I guess I was subconsciously expecting this book to be a letdown. The first two in the Cultographies series were excellent and very much to the point: so, at least one had to be somewhat behind, right? Rarely does one find a series made up entirely, and with no exception, of excellent books. And yet, the third Cultographies book is another sure-fire winner.
This accomplishment is even greater if we consider that it deals with the most difficult title of the three. THE ROCKY HORROR PICTURE SHOW and THIS IS SPINAL TAP (previously reviewed here) are both universally liked and popular. They’ve been with us for several decades, they had the time to grow its cult following, while numerous articles, essays and whole books have been devoted to their meticulous analysis. Not so with DONNIE DARKO. Devoting a book to the most recent among the titles (released only 7 years previous to writing), Geoff King did not have the advantage of piles of literature to rely on. Although DONNIE DARKO became an “instant cult” phenomenon, it remains to be seen whether its cultdom will last for decades as the case is with THE ROCKY HORROR and SPINAL TAP. But, King does not shy away from the difficulties of his task, and overcomes them masterfully.
He deals with the fact that DONNIE DARKO was hard to categorize, which is a cult-worthy credential, but one that made industry figures tread warily. He goes on to narrate the history of troubles the film had to overcome to find the finances, then to find a distributor at Sundance and ultimately to reach its audience. The latest trouble had to do with the unfortunate release date, immediately after the 9-11 tragedy. Still, there are telling details to be known about the theatrical and TV trailers for the film, as they unveil how the makers wanted their film to be perceived.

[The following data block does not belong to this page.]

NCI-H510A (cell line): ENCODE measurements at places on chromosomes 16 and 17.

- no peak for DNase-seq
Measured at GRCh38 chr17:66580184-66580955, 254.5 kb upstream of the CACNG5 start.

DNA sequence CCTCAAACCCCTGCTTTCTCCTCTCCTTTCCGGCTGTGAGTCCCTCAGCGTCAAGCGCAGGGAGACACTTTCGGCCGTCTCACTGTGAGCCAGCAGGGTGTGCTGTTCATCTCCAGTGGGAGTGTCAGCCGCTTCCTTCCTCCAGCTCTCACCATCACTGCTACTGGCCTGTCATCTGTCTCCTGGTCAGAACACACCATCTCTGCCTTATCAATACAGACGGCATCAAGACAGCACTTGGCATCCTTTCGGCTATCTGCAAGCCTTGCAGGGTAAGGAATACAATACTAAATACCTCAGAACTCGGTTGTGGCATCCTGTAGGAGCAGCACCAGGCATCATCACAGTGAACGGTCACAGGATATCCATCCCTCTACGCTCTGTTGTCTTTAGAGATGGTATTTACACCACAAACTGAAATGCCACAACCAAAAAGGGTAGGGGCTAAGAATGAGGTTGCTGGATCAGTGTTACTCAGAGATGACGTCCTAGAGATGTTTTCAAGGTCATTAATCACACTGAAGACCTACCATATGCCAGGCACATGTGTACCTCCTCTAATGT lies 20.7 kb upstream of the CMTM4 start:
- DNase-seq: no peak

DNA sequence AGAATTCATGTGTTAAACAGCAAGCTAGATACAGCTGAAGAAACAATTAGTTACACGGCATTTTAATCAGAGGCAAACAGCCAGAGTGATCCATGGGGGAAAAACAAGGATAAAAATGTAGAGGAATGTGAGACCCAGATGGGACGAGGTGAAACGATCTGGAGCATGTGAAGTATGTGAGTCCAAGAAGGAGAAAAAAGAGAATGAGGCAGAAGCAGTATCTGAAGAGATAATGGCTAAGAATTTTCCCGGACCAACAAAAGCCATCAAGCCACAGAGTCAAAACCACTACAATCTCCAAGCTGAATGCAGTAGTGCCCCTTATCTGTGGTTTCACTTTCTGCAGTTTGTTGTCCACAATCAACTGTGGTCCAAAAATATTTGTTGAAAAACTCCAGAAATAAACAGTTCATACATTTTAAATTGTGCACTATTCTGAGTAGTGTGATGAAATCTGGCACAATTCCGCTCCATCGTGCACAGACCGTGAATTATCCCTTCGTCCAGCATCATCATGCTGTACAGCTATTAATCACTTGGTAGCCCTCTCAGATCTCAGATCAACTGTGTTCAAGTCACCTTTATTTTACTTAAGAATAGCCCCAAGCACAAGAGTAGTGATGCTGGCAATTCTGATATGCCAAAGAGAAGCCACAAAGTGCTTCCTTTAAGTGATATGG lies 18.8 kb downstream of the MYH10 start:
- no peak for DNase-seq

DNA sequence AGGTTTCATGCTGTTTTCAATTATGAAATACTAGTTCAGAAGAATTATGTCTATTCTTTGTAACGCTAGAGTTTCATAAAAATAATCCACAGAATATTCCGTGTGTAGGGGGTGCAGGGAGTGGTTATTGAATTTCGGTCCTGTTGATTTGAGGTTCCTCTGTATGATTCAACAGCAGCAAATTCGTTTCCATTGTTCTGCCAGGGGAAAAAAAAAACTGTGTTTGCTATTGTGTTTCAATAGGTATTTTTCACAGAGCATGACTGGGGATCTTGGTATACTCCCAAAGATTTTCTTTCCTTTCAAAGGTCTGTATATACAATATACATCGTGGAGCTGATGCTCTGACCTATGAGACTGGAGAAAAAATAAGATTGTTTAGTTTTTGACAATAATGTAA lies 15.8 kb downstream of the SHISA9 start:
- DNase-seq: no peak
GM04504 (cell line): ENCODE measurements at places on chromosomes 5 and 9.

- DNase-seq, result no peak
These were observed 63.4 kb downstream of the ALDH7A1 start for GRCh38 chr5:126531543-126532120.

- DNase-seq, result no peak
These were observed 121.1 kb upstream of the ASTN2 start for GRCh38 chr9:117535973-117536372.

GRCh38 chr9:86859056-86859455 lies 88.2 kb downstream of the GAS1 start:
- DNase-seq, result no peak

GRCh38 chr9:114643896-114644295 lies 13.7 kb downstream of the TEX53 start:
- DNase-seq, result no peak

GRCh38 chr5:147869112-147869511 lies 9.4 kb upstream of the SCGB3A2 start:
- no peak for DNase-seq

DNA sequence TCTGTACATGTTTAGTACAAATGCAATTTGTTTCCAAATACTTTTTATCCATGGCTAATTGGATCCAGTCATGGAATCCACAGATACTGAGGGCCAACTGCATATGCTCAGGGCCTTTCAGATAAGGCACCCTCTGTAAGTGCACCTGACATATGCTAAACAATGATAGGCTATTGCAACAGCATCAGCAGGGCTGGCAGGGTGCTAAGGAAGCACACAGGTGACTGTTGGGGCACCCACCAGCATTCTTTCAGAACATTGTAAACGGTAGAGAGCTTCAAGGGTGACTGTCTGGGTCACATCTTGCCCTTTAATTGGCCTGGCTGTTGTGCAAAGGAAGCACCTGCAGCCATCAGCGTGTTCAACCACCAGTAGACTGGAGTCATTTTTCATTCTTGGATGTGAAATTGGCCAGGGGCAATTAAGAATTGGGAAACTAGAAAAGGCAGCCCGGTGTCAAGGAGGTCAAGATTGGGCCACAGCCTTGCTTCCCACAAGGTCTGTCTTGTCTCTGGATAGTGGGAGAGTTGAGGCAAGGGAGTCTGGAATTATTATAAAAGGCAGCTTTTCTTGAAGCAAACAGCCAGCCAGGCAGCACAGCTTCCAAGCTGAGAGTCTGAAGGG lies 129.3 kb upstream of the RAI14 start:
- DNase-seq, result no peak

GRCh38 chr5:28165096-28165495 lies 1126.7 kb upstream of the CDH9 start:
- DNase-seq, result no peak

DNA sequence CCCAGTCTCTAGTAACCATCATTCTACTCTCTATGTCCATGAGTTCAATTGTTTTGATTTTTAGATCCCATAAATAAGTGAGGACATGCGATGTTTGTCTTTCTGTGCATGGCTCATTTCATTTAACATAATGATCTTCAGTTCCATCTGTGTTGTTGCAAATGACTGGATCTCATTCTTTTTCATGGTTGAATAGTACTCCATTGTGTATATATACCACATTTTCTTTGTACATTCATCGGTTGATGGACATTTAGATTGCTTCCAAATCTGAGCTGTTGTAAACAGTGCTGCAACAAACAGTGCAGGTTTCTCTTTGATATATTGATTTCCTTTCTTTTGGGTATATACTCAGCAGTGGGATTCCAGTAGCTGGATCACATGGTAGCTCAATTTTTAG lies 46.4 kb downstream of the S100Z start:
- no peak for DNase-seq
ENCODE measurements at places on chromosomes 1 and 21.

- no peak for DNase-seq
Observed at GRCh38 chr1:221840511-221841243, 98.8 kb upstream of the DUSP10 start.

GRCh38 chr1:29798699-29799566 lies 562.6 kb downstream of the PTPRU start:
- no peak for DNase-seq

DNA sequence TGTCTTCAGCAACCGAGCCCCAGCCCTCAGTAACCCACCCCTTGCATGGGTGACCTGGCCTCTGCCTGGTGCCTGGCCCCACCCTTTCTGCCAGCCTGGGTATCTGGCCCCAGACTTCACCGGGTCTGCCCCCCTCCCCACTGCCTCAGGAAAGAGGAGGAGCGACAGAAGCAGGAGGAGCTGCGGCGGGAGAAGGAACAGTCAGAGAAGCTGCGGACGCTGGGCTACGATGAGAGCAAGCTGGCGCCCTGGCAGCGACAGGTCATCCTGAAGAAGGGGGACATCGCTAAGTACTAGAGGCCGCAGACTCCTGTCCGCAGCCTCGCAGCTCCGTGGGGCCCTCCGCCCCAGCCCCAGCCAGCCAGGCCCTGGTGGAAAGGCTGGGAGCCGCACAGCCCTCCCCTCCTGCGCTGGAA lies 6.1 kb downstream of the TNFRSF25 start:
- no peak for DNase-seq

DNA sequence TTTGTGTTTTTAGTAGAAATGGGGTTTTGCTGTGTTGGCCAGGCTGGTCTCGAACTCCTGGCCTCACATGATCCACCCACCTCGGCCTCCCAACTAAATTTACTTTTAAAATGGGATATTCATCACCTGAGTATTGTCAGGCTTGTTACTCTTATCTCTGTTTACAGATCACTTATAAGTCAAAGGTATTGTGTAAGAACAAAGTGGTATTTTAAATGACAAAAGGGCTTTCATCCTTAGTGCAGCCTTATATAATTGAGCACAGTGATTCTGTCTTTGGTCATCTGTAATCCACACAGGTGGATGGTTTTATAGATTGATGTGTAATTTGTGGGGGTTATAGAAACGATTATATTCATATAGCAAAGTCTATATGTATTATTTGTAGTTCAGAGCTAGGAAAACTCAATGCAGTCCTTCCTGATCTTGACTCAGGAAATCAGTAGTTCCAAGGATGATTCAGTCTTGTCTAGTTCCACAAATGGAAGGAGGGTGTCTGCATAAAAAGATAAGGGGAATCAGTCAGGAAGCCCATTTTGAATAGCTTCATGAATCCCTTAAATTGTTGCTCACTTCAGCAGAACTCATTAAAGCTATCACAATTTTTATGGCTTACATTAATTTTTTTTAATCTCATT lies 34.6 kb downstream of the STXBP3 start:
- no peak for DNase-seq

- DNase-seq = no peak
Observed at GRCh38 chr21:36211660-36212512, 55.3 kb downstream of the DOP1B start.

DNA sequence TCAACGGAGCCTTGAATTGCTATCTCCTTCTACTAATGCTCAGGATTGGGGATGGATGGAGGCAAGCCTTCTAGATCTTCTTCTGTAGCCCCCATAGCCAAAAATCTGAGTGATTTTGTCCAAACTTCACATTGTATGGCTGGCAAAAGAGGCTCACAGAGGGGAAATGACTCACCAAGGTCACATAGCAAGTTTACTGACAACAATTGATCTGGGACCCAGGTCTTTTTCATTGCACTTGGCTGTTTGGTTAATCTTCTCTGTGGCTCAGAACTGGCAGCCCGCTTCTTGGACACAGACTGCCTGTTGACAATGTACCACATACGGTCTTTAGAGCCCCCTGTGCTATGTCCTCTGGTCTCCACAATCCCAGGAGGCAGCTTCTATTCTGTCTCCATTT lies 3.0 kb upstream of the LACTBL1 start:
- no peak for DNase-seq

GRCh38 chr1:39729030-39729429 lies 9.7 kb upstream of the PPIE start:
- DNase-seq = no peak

As the matter of fact, Geoff King stresses the role of the audience in creating a cult phenomenon – provided that the makers structure their work in such a way to make it cult-friendly: “A major qualification for some texts that generate ‘fan’ activity, as John Fiske suggests, is that they are ‘producerly’, by which he means texts that generate more than usual amounts of interpretive and other activity by their followers; ‘they have to be open, to contain gaps, irresolutions, contradictions, which both allow and invite fan productivity.’”
In other words, one of King’s key arguments in this book is that the originally released version of DONNIE DARKO – with all its gaps, irresolutions and contradictions, with its intentional ambiguity between a symbolic (psychological) and literal (science fiction) reading – invited fan activity and various interpretations that had a good deal in obtaining the film a cult status. It is a bit unorthodox, but in this particular case quite necessary that King devotes some time to analyze fan response at the ‘customers section’ of the sites like Amazon and internet forums at the IMDb, and they strongly support his case that DONNIE’s openness to various readings was among the crucial factors which made its cult.
King compares the theatrical release and ‘Director’s cut’ and convincingly argues that the latter version has actually diminished DONNIE’s cultdom by over-explaining the ambiguities of the original version and by explicitly using ‘The Philosophy of Time Travel’ as the guiding light in interpreting all the mysterious events of the film. This may be the key reason why many fans prefer the earlier (ambiguous) version.
Some devoted fans may be angered by King’s very objective assessment of the film’s merits, especially when he places it among the ‘light-weight’ variety of cult film, made such more by blurring the generic distinctions than (as is more common in cult movies) by transgression, provocation, shock and excess. DONNIE “seems a very safe and non-threatening form of cinema”, and it had received prominent mainstream reviews upon its release, mostly positive and approving. It did not take numerous years to crawl from obscurity and attain recognition: it became an instant-cult classic, embraced by the majority. As such, it “remains very much a part of the commercially oriented indie-sector rather than its more marginal realms.”
Yet, it is precisely the objectiveness of his approach which makes this a reliable, well-researched and convincing study of a complex film and the attendant phenomenon of cult films in general. Very readable and intriguing, the book made me want to see DONNIE DARKO once again, and that’s an additional quality: it makes you think, and makes you want to argue with it, too.
Since all three books of the first series of Cultographies proved to be such a success, we can impatiently await the upcoming titles, which should include books on films such as BAD TASTE, THE EVIL DEAD, BLADE RUNNER etc. Keep up the good work!
by Geoff King
Wallflower Press, 2007